“C-section leads to increased body weight gain in a mammal model. In humans, there is epidemiological evidence that this happens too,” study coauthor Maria Gloria Dominguez-Bello of New York University School of Medicine tells The Scientist in an email. The results join a mixed bag of studies in both animals and humans that have yet to determine conclusively the health effects of babies’ modes of delivery.
In the paper, Dominguez-Bello and colleagues note that C-section surgery is sometimes a lifesaving procedure, necessary in 10 percent to 15 percent of births to avoid death of the mother, child, or both. C-sections, however, have increased, with doctors in some regions of the world performing them 43 percent of the time. In the U.S., C-sections account for 32 percent of births, according to the Centers for Disease Control and Prevention.
Along with a rise in C-sections, researchers are also seeing a rise in obesity, type-1 diabetes, allergies, and other immune-related diseases, suggesting C-sections may be related to such diseases. Previous studies have also looked at the association between C-section birth and poor health in animal models, and found that changes to offsprings’ gut microbes resulting from C-section deliveries can lead to obesity.
In the new study, Dominguez-Bello and colleagues tracked the weight of 34 mice born by C-section and 35 mice born vaginally for 15 weeks. At that point, C-section mice had gained 33 percent more weight than those delivered naturally. The weight gain tracked with the sex of the offspring. Female mice born by C-section gained 70 percent more weight than those born vaginally. C-section male mice gained only 14 percent more weight compared with their vaginally delivered counterparts.
The team used genomic techniques to determine which bacterial species lived in the guts of the mice for four weeks after weaning, when they were about eight weeks old. Sex didn’t seem to play as much of a role, as both male and female C-section mice had more Lactobacillus and Erysipelotrichaceae taxa and fewer Bacteroides, Ruminococcaceae, Lachnospiraceae, and Clostridiales, bacterial groups that have been shown to promote leaner bodies in previous studies of mice.
While evidence from mice is relevant, one has to take into account that the issue in humans is hugely more complicated.—Aluisio Barros,
Universidade Federal de Pelotas
There were also differences in the development of the microbiome of C-section mice compared with their healthy counterparts. The microbiomes of the C-section mice didn’t change structurally or mature to resemble those of older mice in the six weeks after the mice were born. But those structural changes and maturation were seen in the microbiomes of mice born vaginally.
“I am ongoingly enthused by the work of the Dominguez-Bello lab to work through the potential differences between offspring born via Cesarean and those delivered vaginally,” Baylor College of Medicine human geneticist Kjersti Marie Aagaard writes in an email to The Scientist. She studies the microbiome and preterm birth in humans, and notes that it is hard to say what the new results mean for people.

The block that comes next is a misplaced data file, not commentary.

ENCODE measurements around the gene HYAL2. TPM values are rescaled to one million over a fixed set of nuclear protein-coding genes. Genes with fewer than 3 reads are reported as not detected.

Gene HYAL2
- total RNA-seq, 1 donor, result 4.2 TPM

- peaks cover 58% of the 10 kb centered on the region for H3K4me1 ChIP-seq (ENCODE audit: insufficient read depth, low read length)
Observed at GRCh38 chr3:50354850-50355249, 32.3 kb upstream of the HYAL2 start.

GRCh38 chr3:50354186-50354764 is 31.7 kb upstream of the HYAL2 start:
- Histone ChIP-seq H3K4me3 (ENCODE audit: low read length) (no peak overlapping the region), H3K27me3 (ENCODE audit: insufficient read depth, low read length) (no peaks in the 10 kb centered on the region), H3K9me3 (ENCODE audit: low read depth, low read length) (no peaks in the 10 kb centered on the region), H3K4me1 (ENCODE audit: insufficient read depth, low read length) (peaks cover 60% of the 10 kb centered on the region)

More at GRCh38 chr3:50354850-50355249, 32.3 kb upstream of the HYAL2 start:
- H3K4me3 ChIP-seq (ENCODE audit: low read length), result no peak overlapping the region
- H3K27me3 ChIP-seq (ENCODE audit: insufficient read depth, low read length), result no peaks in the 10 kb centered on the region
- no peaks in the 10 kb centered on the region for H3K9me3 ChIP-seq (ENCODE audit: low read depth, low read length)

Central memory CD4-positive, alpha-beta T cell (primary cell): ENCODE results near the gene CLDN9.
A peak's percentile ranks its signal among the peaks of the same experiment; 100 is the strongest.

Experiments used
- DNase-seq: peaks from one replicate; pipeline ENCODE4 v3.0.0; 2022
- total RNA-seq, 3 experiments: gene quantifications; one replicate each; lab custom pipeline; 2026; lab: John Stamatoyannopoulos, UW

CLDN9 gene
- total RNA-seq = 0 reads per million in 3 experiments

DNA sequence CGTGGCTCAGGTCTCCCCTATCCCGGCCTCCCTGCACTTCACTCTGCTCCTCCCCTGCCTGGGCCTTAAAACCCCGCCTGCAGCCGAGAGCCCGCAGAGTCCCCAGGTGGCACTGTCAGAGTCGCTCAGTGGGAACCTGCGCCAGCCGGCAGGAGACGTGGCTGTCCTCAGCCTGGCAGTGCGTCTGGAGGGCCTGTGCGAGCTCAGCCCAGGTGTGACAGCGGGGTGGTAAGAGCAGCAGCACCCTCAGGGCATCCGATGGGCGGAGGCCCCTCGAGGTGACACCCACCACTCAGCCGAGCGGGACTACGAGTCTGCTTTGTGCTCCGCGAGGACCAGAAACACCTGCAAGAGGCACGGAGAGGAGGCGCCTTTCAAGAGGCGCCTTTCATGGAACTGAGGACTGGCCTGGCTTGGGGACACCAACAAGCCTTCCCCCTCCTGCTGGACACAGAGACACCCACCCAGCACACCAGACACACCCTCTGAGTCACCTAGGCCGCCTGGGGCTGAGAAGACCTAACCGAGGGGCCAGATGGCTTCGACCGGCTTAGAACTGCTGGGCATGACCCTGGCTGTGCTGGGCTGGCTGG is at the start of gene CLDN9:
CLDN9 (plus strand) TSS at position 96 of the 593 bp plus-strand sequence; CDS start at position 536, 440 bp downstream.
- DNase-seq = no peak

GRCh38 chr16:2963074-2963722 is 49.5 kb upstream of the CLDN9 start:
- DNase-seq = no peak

The results of microbiome differences between kids born via C-section or vaginally have been mixed. Some studies, including one by Aagaard and colleagues, have shown no long-term impact of birthing method at all. The new work, Aagaard says, is “an interesting observation in mice worthy of further study.”
Epidemiologist Aluisio Barros of the Universidade Federal de Pelotas in Brazil notes in an email, “While evidence from mice is relevant, one has to take into account that the issue in humans is hugely more complicated.” Two factors that make human baby microbiomes harder to understand are breastfeeding and the use of antibiotics perinatally, the period spanning from mid-way through to pregnancy to four weeks after birth. The time it takes mice to develop is shorter, so a key question is whether these differences in microbiota persist over years, he says.
“It is important to take this as one step further into gathering evidence of the impact of C-section,” Barros says. He points out that it is important to remember that studies in humans are far from conclusive in finding an association between C-section and increased body mass index. “Negative studies are much more likely to have never been published,” he adds, “so there must be a few studies with negative results that never became public.”
In their paper, Dominguez-Bello and colleagues note a few limitations to the study. One is that they did not use perinatal antibiotics, but the team expects that antibiotics, combined with C-section, could contribute to the weight gain. Another issue is how the C-section mice are raised; they were fostered by mice that gave birth vaginally. The team is doing experiments now to look at the effects of this fostering, as well as what happens when a microbiome typical of vaginally born mice is restored to the C-section mice.
“Now that we know causation, we are exposing C-section born mice to maternal microbes normally encountered at birth. We will be able to determine if the microbes restore normal development and find the related human microbes,” Dominguez-Bello says. That information could lead to a swab for C-section human babies, a technique she and collaborators have already tried, with some success. The key would be finding the right bacteria to add to a baby’s microbiome.
Editor’s note (October 11): The subheading of the article was updated to clarify the link between microbiome changes and less weight gain among mice born vaginally.